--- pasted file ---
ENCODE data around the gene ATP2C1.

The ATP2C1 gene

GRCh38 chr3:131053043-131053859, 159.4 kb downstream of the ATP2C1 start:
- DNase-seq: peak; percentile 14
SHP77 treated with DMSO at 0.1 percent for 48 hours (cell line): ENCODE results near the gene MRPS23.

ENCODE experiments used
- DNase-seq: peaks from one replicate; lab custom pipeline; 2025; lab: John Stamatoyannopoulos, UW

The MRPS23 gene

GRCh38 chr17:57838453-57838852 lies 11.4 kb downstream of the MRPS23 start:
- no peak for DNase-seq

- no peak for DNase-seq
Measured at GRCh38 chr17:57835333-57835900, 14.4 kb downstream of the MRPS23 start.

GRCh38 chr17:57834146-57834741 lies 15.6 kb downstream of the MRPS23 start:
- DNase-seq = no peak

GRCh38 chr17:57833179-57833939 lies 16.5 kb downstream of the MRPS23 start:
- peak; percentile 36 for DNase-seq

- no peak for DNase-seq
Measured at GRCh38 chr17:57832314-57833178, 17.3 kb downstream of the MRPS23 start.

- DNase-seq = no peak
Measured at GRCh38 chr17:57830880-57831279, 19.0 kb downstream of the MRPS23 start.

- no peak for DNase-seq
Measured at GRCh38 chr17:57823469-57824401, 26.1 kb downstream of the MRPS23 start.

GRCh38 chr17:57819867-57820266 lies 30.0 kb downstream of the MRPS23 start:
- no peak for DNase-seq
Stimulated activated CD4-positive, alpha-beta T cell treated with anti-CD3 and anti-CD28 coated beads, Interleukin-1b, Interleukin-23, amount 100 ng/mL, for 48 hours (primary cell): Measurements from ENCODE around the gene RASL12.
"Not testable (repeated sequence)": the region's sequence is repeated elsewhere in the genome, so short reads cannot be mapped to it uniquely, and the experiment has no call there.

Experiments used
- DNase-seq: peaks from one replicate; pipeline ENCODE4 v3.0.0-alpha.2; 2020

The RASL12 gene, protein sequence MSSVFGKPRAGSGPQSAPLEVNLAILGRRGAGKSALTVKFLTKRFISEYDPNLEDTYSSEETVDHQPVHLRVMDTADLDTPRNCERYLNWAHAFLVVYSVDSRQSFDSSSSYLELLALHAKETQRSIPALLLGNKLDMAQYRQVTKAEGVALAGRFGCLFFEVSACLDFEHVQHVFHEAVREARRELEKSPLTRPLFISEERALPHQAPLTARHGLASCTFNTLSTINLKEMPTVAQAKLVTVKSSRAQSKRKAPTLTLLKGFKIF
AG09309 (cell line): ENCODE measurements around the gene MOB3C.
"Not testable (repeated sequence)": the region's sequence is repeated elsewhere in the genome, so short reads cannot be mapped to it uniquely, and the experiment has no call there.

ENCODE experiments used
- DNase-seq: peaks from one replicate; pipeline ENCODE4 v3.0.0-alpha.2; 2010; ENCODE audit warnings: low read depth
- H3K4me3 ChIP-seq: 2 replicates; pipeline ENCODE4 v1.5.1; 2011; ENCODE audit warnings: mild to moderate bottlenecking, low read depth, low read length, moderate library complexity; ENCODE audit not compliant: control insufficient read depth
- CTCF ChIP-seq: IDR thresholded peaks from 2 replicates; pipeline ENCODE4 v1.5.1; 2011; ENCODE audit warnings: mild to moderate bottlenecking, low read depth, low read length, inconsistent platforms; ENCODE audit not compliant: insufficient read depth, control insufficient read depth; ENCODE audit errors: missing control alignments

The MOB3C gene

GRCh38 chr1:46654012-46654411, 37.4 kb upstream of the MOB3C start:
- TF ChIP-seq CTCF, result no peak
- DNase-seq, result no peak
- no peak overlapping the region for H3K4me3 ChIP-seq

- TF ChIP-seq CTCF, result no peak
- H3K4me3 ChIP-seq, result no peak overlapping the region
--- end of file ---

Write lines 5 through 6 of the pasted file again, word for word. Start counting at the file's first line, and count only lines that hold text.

SHP77 treated with DMSO at 0.1 percent for 48 hours (cell line): ENCODE results near the gene MRPS23.

ENCODE experiments used